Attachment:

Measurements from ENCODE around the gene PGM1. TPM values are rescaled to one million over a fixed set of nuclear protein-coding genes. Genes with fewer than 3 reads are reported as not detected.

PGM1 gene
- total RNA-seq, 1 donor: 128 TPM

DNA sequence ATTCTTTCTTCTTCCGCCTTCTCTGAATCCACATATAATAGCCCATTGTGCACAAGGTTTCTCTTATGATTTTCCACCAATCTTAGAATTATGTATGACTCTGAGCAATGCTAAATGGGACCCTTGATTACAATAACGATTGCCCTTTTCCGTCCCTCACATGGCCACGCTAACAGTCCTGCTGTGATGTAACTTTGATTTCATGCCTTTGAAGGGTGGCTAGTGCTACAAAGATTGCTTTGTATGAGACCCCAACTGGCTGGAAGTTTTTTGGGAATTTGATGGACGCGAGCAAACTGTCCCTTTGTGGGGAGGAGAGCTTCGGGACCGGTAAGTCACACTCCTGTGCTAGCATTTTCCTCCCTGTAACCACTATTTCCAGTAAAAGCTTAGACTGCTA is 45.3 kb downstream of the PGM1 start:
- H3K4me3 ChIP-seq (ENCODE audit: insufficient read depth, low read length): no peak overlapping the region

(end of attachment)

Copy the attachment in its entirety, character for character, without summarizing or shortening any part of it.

Measurements from ENCODE around the gene PGM1. TPM values are rescaled to one million over a fixed set of nuclear protein-coding genes. Genes with fewer than 3 reads are reported as not detected.

PGM1 gene
- total RNA-seq, 1 donor: 128 TPM

DNA sequence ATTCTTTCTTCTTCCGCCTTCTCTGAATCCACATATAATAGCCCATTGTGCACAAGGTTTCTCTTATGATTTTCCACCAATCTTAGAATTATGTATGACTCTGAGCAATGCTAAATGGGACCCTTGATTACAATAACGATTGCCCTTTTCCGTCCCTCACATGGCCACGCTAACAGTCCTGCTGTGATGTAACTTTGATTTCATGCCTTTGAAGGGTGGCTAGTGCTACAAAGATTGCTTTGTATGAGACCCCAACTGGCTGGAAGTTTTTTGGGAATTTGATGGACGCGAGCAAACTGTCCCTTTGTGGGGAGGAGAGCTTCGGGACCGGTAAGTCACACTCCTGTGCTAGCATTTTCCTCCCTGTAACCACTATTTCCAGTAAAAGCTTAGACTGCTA is 45.3 kb downstream of the PGM1 start:
- H3K4me3 ChIP-seq (ENCODE audit: insufficient read depth, low read length): no peak overlapping the region